Lone wolf: What is a sole proprietorship?

The internet is full of blogs fully dedicated to building and running a profitable business.  I read these posts every day.  So far, however, I haven’t seen a post explaining how easy it is to start your own business.  Here goes.

Starting a sole proprietorship in the United States involves almost no action.  It happens by itself.

For example, suppose I mow my neighbor’s lawn.  He gives me $5/week.  Wham.  That’s a sole proprietorship.  It just happens.

Serious, relaxed and fluffy wolf
Serious, relaxed and fluffy wolf
by Tambako the Jaguar, on Flickr

You should know that a sole proprietorship is not a partnership.  It is owned by just one person.
Furthermore, a sole proprietorship is not a corporation.  A corporation requires incorporation with the state.

The primary advantage of a sole proprietorship is that it is so easy to set up, that it happens by itself.  The primary disadvantage is that a sole proprietor (someone who owns a sole proprietorship) has unlimited liability.  This means that the owner is personally responsible for any debts of their business.  For example, if you run your blog as a sole proprietor, then you are personally responsible for any debts of the blog.  If your blog gets sued, your own personal money is on the line.

Sole proprietors pay taxes on their business income as if it were personal income, and report it on their own personal tax return.  Their tax return includes something called a Schedule C or C-EZ.  On this form, they report their income and can deduct many business-related expenses.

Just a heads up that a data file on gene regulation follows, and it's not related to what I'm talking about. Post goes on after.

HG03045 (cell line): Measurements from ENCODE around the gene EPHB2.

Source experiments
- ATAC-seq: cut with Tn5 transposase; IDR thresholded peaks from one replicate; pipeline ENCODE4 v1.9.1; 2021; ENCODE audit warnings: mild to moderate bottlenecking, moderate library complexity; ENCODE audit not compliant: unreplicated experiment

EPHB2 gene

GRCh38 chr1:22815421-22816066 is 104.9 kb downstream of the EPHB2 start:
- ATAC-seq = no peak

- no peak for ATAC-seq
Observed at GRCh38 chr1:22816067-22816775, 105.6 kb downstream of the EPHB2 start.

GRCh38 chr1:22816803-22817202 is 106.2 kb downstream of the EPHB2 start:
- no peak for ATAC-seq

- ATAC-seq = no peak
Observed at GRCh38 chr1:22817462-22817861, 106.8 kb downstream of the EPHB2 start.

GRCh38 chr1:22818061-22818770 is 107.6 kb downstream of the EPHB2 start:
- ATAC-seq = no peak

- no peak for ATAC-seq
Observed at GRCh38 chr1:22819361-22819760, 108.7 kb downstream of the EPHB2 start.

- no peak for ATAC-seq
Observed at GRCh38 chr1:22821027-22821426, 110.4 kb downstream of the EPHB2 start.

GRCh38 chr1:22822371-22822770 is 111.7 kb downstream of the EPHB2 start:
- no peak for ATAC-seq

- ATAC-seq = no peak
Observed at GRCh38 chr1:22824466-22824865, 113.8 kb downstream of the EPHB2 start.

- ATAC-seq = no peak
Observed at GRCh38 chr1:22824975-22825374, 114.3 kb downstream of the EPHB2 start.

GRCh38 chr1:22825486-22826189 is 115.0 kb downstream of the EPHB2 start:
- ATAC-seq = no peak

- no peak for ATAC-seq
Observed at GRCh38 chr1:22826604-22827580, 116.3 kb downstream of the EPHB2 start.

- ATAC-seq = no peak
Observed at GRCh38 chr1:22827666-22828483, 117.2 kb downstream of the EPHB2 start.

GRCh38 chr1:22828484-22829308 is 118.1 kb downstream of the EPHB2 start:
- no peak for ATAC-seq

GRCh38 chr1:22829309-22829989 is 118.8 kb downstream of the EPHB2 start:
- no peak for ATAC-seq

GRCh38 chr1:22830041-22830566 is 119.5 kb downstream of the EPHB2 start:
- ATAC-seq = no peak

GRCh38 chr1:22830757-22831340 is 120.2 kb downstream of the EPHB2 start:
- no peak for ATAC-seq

Tax trivia: All income is taxable unless the tax rules exempt it.  Therefore, income from illegal sources (such as drug-dealing, gambling, and prostitution) must be reported on a tax return, usually as part of Schedule C.

About Mark P. Holtzman

Chair of Accounting Department at Seton Hall University. PhD from The University of Texas at Austin. Worked at Deloitte's New York Office. BSBA from Hofstra University.

Trackbacks/Pingbacks

  1. Dividends explained « Accountinator - May 22, 2012

    […] of profits to stockholders.  Corporations pay dividends; dividends paid by partnerships and sole proprietorships are called “withdrawals” or […]

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